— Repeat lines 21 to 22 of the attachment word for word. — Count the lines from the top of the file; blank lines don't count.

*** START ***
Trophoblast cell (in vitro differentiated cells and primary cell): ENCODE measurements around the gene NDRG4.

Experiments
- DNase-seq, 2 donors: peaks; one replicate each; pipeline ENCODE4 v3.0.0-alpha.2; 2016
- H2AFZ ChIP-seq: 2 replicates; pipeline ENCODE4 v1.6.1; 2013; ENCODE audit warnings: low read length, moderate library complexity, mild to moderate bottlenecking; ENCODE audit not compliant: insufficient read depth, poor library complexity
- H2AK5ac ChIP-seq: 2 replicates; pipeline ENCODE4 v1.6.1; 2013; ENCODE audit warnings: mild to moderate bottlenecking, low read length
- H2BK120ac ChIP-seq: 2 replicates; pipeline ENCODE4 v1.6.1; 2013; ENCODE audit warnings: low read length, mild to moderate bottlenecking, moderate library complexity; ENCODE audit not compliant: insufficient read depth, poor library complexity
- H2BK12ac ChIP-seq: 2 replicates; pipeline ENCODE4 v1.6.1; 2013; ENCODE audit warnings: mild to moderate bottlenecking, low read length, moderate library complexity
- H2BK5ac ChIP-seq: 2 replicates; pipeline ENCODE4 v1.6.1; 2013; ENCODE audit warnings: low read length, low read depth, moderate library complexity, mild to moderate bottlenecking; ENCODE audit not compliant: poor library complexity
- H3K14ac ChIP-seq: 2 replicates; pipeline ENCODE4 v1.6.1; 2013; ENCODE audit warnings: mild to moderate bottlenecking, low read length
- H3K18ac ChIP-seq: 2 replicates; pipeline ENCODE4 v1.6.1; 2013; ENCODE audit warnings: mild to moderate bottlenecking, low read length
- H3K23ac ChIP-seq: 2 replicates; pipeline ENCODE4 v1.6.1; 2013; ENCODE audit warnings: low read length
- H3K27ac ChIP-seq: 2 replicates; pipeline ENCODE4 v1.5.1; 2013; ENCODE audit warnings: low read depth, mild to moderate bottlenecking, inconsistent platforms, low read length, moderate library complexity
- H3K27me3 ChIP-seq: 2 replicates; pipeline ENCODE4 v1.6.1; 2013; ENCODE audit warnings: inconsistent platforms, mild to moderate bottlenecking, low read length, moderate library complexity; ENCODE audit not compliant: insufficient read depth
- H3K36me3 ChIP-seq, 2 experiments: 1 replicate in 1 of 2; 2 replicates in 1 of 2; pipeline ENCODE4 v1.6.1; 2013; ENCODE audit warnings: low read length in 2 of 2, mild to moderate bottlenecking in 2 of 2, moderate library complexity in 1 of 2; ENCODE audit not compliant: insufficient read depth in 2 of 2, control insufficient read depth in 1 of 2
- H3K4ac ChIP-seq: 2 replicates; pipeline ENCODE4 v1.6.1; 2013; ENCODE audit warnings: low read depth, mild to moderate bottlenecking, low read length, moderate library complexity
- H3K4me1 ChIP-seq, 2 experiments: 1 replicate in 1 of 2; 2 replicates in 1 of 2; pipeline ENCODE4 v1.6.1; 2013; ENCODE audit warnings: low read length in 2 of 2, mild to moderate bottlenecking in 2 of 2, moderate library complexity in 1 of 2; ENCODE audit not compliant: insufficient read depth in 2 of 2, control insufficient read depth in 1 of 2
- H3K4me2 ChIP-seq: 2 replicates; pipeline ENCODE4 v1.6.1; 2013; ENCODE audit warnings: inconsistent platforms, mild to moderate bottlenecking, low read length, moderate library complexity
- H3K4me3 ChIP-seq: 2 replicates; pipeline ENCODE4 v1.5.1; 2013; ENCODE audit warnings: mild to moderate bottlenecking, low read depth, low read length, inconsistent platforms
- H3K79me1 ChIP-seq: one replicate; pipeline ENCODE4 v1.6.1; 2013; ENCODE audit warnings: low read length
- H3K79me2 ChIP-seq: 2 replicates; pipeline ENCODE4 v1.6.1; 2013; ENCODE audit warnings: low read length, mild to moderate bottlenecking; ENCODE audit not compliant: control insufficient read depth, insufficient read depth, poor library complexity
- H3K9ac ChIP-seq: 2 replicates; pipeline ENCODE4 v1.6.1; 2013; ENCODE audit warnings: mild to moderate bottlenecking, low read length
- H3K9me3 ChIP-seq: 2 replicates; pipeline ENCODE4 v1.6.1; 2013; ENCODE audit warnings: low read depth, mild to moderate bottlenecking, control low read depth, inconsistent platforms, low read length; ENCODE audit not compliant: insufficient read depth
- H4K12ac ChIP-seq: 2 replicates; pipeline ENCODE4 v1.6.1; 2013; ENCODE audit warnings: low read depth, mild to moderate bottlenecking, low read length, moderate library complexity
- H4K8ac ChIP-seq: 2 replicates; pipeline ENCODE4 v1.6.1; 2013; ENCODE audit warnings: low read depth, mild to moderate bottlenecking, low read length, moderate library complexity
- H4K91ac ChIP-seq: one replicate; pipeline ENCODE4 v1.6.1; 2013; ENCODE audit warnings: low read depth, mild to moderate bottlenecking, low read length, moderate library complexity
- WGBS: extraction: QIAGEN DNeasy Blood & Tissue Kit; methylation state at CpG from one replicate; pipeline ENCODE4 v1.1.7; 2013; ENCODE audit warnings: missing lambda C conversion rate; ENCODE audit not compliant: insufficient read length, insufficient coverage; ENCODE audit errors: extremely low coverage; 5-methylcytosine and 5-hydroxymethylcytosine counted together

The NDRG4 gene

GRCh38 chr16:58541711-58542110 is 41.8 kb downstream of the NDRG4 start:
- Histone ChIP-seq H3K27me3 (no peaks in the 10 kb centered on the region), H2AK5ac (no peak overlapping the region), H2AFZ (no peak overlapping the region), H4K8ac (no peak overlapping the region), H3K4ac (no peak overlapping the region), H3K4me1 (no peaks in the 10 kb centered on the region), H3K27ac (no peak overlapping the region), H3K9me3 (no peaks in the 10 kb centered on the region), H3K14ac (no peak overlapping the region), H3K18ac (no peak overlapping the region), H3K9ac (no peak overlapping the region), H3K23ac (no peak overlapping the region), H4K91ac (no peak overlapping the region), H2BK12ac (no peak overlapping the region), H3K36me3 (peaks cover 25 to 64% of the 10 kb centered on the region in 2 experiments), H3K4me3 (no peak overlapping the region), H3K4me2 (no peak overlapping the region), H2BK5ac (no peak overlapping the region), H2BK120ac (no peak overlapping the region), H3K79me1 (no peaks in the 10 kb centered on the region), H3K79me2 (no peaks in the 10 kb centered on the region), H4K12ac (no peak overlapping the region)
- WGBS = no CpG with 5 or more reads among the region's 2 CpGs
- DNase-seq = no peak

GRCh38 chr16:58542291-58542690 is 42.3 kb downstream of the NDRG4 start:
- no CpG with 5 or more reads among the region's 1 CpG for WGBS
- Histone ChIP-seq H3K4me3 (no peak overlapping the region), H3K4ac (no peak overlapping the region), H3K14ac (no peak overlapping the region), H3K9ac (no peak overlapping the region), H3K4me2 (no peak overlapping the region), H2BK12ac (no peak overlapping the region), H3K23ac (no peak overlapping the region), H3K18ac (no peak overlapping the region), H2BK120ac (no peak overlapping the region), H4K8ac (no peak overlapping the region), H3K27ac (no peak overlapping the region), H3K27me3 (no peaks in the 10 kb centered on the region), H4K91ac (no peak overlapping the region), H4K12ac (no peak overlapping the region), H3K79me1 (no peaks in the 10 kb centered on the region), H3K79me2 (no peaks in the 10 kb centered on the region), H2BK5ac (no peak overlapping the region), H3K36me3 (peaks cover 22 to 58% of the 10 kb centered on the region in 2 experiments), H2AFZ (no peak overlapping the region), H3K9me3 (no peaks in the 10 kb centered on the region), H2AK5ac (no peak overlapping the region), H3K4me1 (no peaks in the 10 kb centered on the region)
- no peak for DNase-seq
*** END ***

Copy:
- H3K9ac ChIP-seq: 2 replicates; pipeline ENCODE4 v1.6.1; 2013; ENCODE audit warnings: mild to moderate bottlenecking, low read length
- H3K9me3 ChIP-seq: 2 replicates; pipeline ENCODE4 v1.6.1; 2013; ENCODE audit warnings: low read depth, mild to moderate bottlenecking, control low read depth, inconsistent platforms, low read length; ENCODE audit not compliant: insufficient read depth